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Los Angeles drivers on the 405 ask: was $1.6 Billion Worth it?

December 30, 2016

Adam Nagourney

(The New York Times) It is the very symbol of traffic and congestion. Interstate 405, or the 405, as it is known by the 300,000 drivers who endure it morning and night, is the busiest highway in the nation, a 72-mile swerving stretch of pavement that crosses the sprawling metropolis of Los Angeles.

So it was that many Angelenos applauded when officials embarked on one of the most ambitious construction projects in modern times here: a $1 billion initiative to widen the highway. And drivers and others put up with no shortage of disruption — detours and delays, highway shutdowns, neighborhood streets clogged with cars — in the hopes of relieving one of the most notorious bottlenecks anywhere. Six years after the first bulldozer rolled in, the construction crews are gone. A new car pool lane has opened, along with a network of on- and offramps and three new earthquake-resistant bridges...

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Read More At The New York Times:  http://www.nytimes.com/2016/12/20/us/los-angeles-drivers-on-the-405-ask-was-1-6-billion-worth-it.html?_r=0

 

 

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Trudeau Urged to think 'National Dream' on infrastructure

December 30, 2016

David Scanlan

(Bloomberg) Canadian Prime Minister Justin Trudeau has the opportunity to reshape the economy for generations with a bold plan to invest in airports, railways and other infrastructure, a member of the country's economic advisory council said. "If the prime minister really takes it in his hands and runs with it, he will change the future of this country; it's of that dimension," Kenneth Courtis said Tuesday. "Business as usual won't work."

Courtis, a former Goldman Sachs Group Inc. vice chairman and a member of Canada's Advisory Council on Economic Growth said the government should think in terms of large scale projects -- such as the "National Dream" railway built more than a century ago or the construction of the St. Lawrence Seaway -- as it plans infrastructure investments...

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Read More At Bloomberg: https://www.bloomberg.com/news/articles/2016-12-20/canada-needs-new-national-dream-with-bold-infrastructure-plan

 

 

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Pakistan turns to china in energy binge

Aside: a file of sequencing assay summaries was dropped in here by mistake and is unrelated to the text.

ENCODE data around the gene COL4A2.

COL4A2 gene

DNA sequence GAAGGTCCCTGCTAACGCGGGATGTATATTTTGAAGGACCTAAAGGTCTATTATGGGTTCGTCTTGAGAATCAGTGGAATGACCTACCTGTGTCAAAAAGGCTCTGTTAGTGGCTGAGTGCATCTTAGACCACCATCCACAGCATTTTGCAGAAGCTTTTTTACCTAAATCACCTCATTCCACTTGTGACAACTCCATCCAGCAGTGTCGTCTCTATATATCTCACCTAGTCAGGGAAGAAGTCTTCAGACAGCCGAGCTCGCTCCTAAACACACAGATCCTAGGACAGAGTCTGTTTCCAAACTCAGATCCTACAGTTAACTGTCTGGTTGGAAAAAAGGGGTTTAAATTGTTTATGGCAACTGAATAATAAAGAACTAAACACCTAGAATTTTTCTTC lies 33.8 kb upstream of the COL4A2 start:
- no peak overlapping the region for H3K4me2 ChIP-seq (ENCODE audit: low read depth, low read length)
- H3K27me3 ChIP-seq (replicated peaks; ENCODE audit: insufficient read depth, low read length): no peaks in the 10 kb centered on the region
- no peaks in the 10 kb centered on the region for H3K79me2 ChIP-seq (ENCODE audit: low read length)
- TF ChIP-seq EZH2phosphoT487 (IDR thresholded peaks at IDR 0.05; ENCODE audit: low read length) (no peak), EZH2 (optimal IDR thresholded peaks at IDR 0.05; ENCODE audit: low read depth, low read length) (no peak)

December 30, 2016

Saeed Shah

(The Wall Street Journal)  When Prime Minister Nawaz Sharif came to office in 2013, rolling power outages across the country were plunging homes and businesses into darkness for up to 12 hours a day.Now the Pakistani leader is betting on a $21 billion Chinese-backed splurge on energy projects to boost the economy—and his re-election bid.

More than 10,000 Chinese workers are now building at least 10 partly Beijing-financed energy projects across Pakistan that are set to grow the country's energy output by 60% within two years in the first major boost to supply in two decades.Mr. Sharif's government plans to inaugurate a nuclear plant this month and a pipeline network in January that will carry large-scale gas imports upcountry. "Never in the history of Pakistan has there been such a big package of electricity plants in the pipeline," said Syed Akhtar Ali, in charge of energy at the Planning Commission, the ministry tasked with long-term development...

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Read More At The Wall Street Journal:  http://www.wsj.com/articles/pakistan-turns-to-china-in-energy-binge-1482062404

 

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The Right Way to rebuild america's infrastructure

December 30, 2016

Eben Harrell

(Harvard Business Review)  Following the election of Donald Trump, spending on American infrastructure appears to be one area where Democrats and Republicans can agree—at least in principle. Trump has pledged to push for $1 trillion of new spending on roads, bridges, and more; but some Democrats (and some conservatives too) have criticized how Trump plans to find the money.

John Macomber, a senior lecturer in the finance unit at Harvard Business School, has studied infrastructure financing around the world. In a written email exchange, he shared his thoughts on the future of U.S. infrastructure spending, investment, and delivery. The interview below has been edited and condensed....

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Read More At The Harvard Business Review:  https://hbr.org/2016/12/the-right-way-to-rebuild-americas-infrastructure

 

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Germany's New Crowdfunded train sounds almost too good to be true

December 30, 2016

Feargus O'Sullivan

(City Lab)  What's more important in your travels: speed or price? A new, crowdfunded entrant in Germany's passenger rail scene is betting on the latter, offering low-price but slightly slower than average rail services across the country. Serving the 370-mile route between Berlin and Stuttgart since Wednesday, the Locomore company takes about an hour longer to complete its journey than Deutsche Bahn, the main national carrier. But Locomore is arguably as much about lifestyle choices and community as it is about transit.

A €22 ($23.50) one-way ticket is less than a quarter of DB's €115.90 ($123) standard fare. For that, Locomore passengers get to enjoy organic, free-range refreshments, zones of the train that are tailored toward people with common interests—and a journey on a recycled (dare I say vintage) train that runs entirely on sustainably sourced green electricity...

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Read More At City Lab:  http://www.citylab.com/commute/2016/12/locomore-germany-crowdfunded-train/510752/